It was in Washington at that time that Pearson had his first contacts with KGB agent Kim Philby, who was then attaché at the British Embassy. During World War II, according to an FBI transcript of Bentley’s testimony, Pearson gave detailed information on top-secret deliberations of western Allied powers to a Soviet agent named Hazen Size, later working for the National Capital Commission in Ottawa.
Today the Canadian Embassy in Washington is run by “One Worldist” Ambassador Alan Gottlieb, whose first secretary, Jacques Roy, is a former member of the Angolan pro-Soviet MPLA guerrilla movement (later government). In 1980, Roy served as ambassador to Saudi Arabia, but was recalled to Ottawa after the Saudis were tipped off about his connections with the Soviets and the Cubans.
Also part of the “elite team” is Kenneth Calder, director of strategic analysis at the Department of National Defense. Calder is not only opposed to President Reagan’s anti-ballistic missile defense policy but is, according to the Star, the ghost writer of Trudeau’s proposal for a five-nation nuclear summit. According to intelligence sources, Calder’s father, Robert, was a lawyer for a civil liberties organization under communist control during the 1940s. “Calder defended known communists like Fred Rose, communist M.P> and Soviet spy, and fought alongside Trudeau and his Cité Libre leftists against former Quebec Prime Mnister Maurice Duplessis’s Padlock Act which was aimed at curbing communist activities in Quebec,” said one source.
Trudeau’s collaborators at Cité Libre, Prof. Raymond Boyer, who was later convicted as a Soviet spy in the Gouzenko case, Stanley B. Ryerson, editor of Marxist Review and member of the Communist Party, and Pierre Gelinas, the Quebec head of Agitprop (Agitation and Propaganda) of the Communist Party.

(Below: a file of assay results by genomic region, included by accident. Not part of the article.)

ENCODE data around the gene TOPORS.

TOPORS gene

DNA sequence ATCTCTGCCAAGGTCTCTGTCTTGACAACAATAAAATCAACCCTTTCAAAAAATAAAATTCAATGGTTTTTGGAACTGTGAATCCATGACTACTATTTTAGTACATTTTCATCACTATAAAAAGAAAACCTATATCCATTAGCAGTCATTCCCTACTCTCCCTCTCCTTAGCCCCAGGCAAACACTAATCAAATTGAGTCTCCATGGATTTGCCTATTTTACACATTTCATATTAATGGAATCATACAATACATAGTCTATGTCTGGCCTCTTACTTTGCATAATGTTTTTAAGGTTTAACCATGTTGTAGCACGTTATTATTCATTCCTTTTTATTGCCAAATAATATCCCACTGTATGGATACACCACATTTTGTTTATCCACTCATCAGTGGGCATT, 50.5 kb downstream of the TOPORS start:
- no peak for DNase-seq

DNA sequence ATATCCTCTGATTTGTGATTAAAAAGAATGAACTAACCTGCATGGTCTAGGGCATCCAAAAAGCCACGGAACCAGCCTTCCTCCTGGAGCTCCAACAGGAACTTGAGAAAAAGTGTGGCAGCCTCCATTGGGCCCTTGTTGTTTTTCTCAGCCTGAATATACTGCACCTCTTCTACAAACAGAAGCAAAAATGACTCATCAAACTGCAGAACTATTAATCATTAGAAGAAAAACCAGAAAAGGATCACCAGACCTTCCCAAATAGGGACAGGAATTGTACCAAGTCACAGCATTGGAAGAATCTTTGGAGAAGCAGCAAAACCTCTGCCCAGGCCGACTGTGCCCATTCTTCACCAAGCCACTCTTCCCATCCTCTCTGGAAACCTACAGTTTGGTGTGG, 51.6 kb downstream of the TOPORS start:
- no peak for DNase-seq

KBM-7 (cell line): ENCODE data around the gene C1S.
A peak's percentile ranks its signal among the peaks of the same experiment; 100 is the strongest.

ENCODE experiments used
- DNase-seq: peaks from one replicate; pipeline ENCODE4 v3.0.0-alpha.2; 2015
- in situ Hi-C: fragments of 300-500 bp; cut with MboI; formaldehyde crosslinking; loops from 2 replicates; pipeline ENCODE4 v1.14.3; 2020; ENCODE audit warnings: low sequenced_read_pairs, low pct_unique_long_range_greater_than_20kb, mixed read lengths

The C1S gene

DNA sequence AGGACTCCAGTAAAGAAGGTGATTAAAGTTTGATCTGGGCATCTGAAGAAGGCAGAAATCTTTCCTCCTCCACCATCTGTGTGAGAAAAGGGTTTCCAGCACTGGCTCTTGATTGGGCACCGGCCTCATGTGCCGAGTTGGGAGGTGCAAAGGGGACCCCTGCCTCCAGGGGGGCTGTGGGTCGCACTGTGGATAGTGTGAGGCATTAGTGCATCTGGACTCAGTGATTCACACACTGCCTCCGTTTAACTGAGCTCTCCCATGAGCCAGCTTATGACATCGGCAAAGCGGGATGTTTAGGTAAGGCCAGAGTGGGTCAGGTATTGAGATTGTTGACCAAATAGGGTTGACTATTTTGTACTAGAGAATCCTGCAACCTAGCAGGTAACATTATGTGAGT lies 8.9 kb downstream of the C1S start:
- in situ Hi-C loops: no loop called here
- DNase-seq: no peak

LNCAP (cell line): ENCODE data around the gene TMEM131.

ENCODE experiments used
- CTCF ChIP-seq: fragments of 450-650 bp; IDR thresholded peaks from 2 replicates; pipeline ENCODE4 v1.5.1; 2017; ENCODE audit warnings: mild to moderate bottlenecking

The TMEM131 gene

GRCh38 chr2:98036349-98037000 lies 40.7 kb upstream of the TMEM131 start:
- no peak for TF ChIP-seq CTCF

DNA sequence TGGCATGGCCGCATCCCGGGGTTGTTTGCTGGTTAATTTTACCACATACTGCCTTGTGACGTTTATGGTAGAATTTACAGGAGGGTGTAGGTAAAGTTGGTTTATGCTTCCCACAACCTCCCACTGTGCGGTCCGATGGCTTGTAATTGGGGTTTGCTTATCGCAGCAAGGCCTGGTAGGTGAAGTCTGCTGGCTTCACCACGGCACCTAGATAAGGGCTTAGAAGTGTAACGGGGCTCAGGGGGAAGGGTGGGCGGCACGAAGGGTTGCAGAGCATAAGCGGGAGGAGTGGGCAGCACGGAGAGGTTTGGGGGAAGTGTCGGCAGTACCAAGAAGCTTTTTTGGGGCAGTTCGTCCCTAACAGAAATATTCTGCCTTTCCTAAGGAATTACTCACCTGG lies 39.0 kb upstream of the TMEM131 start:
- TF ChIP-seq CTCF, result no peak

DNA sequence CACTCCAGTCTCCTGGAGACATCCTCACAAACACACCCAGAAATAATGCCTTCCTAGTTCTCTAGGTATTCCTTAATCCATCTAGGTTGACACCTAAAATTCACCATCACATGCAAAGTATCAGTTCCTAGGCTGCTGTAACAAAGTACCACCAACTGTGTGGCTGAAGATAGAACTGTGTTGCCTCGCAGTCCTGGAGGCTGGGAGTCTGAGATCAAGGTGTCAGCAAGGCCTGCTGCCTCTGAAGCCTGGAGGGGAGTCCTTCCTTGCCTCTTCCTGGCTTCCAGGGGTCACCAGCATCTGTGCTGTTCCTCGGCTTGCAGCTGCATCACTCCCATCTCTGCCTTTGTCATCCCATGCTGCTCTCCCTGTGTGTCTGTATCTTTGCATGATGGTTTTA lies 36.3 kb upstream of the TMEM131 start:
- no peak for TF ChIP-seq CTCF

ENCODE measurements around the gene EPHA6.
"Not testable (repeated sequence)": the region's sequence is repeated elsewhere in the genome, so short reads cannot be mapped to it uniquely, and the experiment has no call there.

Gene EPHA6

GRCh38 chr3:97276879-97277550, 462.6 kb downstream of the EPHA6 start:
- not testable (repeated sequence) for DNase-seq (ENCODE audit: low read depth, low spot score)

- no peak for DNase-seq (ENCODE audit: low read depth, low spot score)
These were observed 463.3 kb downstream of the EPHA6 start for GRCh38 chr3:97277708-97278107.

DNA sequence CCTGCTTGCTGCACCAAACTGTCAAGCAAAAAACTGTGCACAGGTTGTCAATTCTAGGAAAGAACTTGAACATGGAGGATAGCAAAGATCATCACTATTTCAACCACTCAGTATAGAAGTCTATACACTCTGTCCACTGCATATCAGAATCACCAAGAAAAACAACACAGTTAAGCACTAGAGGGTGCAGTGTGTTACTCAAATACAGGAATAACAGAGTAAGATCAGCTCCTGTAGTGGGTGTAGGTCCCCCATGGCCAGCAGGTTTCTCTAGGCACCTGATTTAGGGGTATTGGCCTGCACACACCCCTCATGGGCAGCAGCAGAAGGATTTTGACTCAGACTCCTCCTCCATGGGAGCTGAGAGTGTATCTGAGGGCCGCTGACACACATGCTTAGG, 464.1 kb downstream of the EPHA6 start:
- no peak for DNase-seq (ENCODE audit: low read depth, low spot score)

Trudeau’s task force also includes:
Louis Delvoie, special adviser to External Affairs and a specialist in defense intelligence. Delvoie was trained at the Jesuit Loyola College in Montreal;
Gary Smith, Delvoie’s right-hand man in External Affairs. In 1972, Smith was a junior diplomat in Moscow, where he organized the visit of the Soviet hockey team to Canada. Soviet sports teams are a bastion of “spetsnaz” special commando forces operating abroad;
Maurice Archdeacon, a general at the Privy Council and a specialist in East-West relations and arms control;
Peter Hancock, head of policy development with the Soviet Union;
Robert Fowler, assistant secretary to the cabinet on foreign affairs and defense.
* This is a new wrinkle in my reading. The CIIA, as I understand it, is a “branch” of the Royal Institute of International Affairs (RIIA) in London. Information on the IPR, as I recall, calls it a spinoff or creation of the Council on Foreign Relations (CFR) in the USA, the CFR being the American branch of the RIIA. The IPR was exposed as taking orders from the Kremlin. Some time after a superficial clean-up, the IPR “fled” to Canada, making its home in British Columbia, at the University of British Columbia, where it pursued its affairs unmolested. Its current status is unknown to this Editor.